Roh JD, Houstis N, Yu A, Chang B, Yeri A, Li H, Hobson R, Lerchenmüller C, Vujic A, Chaudhari V, Damilano F, Platt C, Zlotoff D, Lee RT, Shah R, Jerosch-Herold M, Rosenzweig A. 2020. Exercise training reverses cardiac aging phenotypes associated with heart failure with preserved ejection fraction in male mice. Aging cell. 19(6):e13159. Pubmed: 32441410 DOI:10.1111/acel.13159


Heart failure with preserved ejection fraction (HFpEF) is the most common type of HF in older adults. Although no pharmacological therapy has yet improved survival in HFpEF, exercise training (ExT) has emerged as the most effective intervention to improving functional outcomes in this age-related disease. The molecular mechanisms by which ExT induces its beneficial effects in HFpEF, however, remain largely unknown. Given the strong association between aging and HFpEF, we hypothesized that ExT might reverse cardiac aging phenotypes that contribute to HFpEF pathophysiology and additionally provide a platform for novel mechanistic and therapeutic discovery. Here, we show that aged (24-30 months) C57BL/6 male mice recapitulate many of the hallmark features of HFpEF, including preserved left ventricular ejection fraction, subclinical systolic dysfunction, diastolic dysfunction, impaired cardiac reserves, exercise intolerance, and pathologic cardiac hypertrophy. Similar to older humans, ExT in old mice improved exercise capacity, diastolic function, and contractile reserves, while reducing pulmonary congestion. Interestingly, RNAseq of explanted hearts showed that ExT did not significantly modulate biological pathways targeted by conventional HF medications. However, it reversed multiple age-related pathways, including the global downregulation of cell cycle pathways seen in aged hearts, which was associated with increased capillary density, but no effects on cardiac mass or fibrosis. Taken together, these data demonstrate that the aged C57BL/6 male mouse is a valuable model for studying the role of aging biology in HFpEF pathophysiology, and provide a molecular framework for how ExT potentially reverses cardiac aging phenotypes in HFpEF.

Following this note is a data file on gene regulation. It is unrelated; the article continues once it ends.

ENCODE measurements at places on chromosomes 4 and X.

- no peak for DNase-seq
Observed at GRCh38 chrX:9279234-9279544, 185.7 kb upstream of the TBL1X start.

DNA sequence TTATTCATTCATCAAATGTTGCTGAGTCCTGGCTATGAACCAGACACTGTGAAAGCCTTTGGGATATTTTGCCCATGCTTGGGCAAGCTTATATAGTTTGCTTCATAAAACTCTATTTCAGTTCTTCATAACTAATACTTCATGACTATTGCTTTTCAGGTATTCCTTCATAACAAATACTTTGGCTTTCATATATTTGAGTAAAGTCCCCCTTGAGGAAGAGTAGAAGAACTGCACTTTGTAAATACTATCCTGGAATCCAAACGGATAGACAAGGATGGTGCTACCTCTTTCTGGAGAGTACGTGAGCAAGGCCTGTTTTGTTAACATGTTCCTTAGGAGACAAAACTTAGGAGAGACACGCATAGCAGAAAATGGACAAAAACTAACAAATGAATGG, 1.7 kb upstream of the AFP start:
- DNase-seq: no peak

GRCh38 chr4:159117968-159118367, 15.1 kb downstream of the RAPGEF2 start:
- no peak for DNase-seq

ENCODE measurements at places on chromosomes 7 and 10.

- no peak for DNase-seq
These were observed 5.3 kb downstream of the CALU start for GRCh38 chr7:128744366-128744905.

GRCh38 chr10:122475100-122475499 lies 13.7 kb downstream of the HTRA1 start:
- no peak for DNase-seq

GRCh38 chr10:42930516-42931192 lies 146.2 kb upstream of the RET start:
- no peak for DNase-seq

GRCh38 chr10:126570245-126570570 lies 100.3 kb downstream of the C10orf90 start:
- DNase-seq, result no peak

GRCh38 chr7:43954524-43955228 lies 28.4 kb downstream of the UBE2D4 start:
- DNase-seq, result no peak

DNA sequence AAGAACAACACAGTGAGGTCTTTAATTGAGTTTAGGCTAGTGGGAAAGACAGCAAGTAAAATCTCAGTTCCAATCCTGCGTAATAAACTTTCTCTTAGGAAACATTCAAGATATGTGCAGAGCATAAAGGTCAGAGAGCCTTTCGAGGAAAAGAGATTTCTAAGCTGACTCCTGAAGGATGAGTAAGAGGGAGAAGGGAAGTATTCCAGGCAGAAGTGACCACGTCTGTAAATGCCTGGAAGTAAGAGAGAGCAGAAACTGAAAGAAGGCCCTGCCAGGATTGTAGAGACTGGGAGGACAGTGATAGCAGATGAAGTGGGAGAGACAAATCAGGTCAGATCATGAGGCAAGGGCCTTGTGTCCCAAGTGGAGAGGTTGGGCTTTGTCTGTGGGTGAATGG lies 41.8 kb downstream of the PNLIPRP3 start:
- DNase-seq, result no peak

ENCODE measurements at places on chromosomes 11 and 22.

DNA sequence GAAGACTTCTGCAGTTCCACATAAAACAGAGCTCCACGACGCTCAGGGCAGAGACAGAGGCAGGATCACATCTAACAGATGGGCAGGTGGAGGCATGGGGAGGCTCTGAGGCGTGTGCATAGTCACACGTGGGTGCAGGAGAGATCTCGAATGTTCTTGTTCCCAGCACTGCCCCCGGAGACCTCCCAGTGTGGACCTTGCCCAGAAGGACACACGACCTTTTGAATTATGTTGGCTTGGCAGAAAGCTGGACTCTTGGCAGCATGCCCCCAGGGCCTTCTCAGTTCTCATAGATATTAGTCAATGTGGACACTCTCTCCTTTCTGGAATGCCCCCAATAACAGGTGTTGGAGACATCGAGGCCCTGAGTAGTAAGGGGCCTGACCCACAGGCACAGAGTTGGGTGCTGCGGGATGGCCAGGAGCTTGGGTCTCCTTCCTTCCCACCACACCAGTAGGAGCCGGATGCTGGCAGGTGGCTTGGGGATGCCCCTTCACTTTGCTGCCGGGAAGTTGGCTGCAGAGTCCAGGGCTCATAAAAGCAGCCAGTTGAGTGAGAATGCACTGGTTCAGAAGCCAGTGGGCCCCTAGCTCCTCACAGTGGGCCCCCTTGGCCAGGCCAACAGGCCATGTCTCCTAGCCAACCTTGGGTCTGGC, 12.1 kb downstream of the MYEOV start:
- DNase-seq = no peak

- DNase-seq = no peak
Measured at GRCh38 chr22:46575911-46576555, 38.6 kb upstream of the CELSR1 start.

© 2020 The Authors. Aging Cell published by Anatomical Society and John Wiley & Sons Ltd.

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Rich Lee seeks to understand heart failure and metabolic diseases that accompany human aging, and translate that understanding into therapies. Lee is an active clinician, regularly treating patients at Brigham and Women’s Hospital.

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